It is evident that Dame Margaret has tried to re-create the modus operandi of a parliamentary committee – though without the ability to summon witnesses to give evidence. The report lists those who gave evidence, including ICAS; these were self-selecting and included no government bodies. The submission from ICAS can be found here.
Key conclusions by the APPG include the following:
- The BEPS proposals don’t deliver the level of transparency needed to restore public confidence in the fairness and integrity of our tax system.
- The UK should take the lead and legislate to introduce public country-by-country reporting for UK publicly quoted companies, whilst pressing the case for public country-by-country reporting on a multilateral basis.
- The UK should use statutory powers to compel its Overseas Territories and Crown Dependencies to adopt public registers of beneficial ownership.
- National governments should consider acting collectively to prevent companies from exploiting new tax loopholes – for example, by requiring companies to seek prior rulings before using new tax avoidance measures, and by publishing such rulings.
- The OECD should monitor strictly the implementation process of BEPS year-on-year, to ensure that its recommendations are being fully implemented and (in particular) that developing countries are given the tools to successfully implement proposals and challenge multinational companies who shift profits out of their jurisdiction.
- Most importantly in my view, the UK government needs to stop facing both ways. I have already addressed this in my article Morality and tax: Should standards be different at home and abroad? As explained in Section 5 of the APPG report, in public the UK has been a driver and supporter of the BEPS project from the outset, but behind closed doors it has undermined some of the OECD’s efforts by taking an aggressive stance on tax competition. By promoting its patent box tax relief, weakening its rules on controlled foreign companies, jumping the gun on the introduction of its new diverted profits tax and failing to crack down on its network of tax havens, the UK has resisted important proposals which could have more effectively avoided profit shifting by global corporations.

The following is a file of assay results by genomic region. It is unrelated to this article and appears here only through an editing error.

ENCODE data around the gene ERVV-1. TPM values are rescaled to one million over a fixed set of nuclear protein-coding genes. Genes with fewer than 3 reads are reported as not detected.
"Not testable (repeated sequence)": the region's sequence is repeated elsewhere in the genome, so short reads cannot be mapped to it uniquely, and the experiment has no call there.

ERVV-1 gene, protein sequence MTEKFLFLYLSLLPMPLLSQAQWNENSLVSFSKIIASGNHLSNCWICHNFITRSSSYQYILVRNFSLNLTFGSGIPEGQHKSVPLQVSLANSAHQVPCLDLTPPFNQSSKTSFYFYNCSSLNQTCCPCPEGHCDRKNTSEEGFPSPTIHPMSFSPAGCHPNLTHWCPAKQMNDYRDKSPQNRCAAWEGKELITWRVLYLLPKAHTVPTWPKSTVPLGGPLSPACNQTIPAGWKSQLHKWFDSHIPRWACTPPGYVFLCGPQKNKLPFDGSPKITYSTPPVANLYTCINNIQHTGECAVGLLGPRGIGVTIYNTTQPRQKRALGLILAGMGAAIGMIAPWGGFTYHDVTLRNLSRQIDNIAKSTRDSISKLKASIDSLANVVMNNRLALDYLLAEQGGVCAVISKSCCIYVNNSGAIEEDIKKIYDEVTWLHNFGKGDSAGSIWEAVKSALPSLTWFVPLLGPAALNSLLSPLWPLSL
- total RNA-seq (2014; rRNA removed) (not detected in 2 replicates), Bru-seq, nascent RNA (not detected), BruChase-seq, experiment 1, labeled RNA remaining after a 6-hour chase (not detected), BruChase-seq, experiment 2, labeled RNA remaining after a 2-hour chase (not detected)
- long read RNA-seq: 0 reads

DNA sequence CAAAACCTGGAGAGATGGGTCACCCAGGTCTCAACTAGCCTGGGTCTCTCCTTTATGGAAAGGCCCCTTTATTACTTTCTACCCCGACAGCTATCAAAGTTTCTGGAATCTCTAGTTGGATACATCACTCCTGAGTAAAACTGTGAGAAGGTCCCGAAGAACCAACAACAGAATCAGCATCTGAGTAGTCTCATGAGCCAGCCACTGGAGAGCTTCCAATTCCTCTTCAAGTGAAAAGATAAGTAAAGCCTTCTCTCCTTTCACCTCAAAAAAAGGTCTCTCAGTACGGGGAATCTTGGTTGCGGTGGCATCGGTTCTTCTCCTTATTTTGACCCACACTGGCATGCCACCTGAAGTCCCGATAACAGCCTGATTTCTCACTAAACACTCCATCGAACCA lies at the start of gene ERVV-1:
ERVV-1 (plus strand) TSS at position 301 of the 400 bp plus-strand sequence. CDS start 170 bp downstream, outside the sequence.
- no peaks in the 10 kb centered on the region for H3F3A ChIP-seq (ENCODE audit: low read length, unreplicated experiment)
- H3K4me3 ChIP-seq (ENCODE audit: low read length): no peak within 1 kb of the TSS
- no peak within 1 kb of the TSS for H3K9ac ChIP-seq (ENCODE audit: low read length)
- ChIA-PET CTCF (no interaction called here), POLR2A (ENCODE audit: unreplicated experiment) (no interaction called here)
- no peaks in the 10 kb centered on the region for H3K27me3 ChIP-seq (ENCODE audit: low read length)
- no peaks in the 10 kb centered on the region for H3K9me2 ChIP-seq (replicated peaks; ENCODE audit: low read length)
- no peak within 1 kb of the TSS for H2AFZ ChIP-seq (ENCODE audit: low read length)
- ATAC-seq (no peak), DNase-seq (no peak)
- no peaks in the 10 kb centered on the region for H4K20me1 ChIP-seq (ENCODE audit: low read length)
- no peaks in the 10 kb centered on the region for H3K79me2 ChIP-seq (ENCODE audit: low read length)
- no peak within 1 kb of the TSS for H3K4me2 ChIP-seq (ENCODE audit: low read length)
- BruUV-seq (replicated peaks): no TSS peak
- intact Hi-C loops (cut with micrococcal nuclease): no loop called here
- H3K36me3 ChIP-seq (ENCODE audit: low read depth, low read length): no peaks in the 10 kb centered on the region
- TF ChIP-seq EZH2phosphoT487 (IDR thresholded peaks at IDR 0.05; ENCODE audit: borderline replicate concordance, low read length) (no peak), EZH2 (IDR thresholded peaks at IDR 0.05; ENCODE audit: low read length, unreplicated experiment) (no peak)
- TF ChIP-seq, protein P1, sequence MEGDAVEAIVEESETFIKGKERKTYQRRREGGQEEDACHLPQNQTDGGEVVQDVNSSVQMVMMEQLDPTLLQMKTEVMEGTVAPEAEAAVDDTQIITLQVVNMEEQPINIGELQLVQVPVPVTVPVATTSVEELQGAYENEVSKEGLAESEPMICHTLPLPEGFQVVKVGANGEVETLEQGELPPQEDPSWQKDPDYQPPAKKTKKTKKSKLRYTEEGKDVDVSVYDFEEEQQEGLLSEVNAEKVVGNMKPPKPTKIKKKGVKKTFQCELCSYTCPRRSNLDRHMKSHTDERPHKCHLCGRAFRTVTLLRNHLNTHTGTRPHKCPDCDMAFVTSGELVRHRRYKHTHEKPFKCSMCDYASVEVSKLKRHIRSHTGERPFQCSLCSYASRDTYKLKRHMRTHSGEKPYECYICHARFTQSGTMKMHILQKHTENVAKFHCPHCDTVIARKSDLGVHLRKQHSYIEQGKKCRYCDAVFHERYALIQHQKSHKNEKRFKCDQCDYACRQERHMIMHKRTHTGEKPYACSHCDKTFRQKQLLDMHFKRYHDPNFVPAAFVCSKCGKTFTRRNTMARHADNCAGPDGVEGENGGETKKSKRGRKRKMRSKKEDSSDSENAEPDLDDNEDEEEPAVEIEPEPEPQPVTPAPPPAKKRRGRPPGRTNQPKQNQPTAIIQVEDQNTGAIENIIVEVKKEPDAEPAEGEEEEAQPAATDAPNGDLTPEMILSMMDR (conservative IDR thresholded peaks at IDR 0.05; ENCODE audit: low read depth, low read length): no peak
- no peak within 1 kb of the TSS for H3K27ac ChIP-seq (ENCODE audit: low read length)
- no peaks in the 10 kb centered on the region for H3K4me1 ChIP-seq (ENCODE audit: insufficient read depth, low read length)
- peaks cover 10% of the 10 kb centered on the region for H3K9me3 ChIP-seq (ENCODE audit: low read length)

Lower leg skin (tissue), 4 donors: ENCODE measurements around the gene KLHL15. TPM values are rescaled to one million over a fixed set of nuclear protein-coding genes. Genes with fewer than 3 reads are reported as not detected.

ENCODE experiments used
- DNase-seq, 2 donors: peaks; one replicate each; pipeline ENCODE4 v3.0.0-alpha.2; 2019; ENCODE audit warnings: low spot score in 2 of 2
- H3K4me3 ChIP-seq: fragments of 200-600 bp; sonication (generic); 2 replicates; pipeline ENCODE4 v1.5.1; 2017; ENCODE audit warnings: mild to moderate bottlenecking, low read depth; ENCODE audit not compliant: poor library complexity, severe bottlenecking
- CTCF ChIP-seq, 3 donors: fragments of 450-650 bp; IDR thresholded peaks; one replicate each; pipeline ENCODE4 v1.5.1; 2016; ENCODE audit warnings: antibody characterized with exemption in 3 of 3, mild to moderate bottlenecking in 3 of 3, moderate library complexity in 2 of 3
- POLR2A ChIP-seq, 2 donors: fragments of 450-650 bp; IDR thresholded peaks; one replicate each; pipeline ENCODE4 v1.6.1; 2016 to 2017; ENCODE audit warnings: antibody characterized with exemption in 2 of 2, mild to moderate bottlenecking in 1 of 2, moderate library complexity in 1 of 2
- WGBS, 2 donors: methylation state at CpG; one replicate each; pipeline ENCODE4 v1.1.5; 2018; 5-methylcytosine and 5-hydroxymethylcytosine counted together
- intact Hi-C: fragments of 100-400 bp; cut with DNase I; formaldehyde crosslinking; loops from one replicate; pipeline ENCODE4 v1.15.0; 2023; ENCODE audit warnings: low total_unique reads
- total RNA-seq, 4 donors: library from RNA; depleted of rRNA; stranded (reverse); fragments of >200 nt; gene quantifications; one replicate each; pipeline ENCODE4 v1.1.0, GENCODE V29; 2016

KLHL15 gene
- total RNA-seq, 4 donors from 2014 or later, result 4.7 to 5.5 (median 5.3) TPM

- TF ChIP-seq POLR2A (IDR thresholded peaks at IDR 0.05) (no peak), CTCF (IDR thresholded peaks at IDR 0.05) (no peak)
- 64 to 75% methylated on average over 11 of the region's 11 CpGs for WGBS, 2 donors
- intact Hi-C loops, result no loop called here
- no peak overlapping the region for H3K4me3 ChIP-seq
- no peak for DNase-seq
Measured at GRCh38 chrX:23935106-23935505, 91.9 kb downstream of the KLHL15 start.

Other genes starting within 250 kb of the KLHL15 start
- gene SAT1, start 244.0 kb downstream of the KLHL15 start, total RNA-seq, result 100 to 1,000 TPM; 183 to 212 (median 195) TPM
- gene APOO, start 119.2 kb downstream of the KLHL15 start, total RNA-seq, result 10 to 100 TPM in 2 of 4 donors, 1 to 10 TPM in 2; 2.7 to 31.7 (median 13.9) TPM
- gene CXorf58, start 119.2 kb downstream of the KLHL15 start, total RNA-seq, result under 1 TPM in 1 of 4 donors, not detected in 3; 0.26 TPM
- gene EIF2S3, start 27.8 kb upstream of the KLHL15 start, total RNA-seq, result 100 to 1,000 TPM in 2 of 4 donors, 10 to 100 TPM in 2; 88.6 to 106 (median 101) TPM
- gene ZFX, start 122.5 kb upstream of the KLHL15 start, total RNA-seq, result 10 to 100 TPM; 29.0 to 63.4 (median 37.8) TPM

The APPG report has no statutory force and may not achieve any radical changes, but is nonetheless a thought-provoking contribution.
It concludes that the OECD’s proposals will reform existing rules and give tax authorities better tools to combat tax avoidance. However, it regards the proposals as a ‘sticking plaster’ on a global tax system that is struggling to remain fit for purpose in the twenty-first century, with the growth of multinational companies operating in a digital environment.
The BEPS process is an important step – but should be only the first step in a longer process of radical reform. It is unclear whether the UK, having voted for Brexit, will strive to remain a leader in international fiscal co-operation. Perhaps, on trying to steady its economy as it moves towards a looser relationship with the EU, it will become less influential and more isolationist in its approach to taxing global enterprises. I believe this would be regrettable.
ICAS members, ICAS Tax Professionals (ITPs), students and member firms with views on the APPG’s report are invited to send these to ICAS at email@example.com so that they may be taken into account in future submissions relating to the BEPS project.
Article supplied by Taxing Words Ltd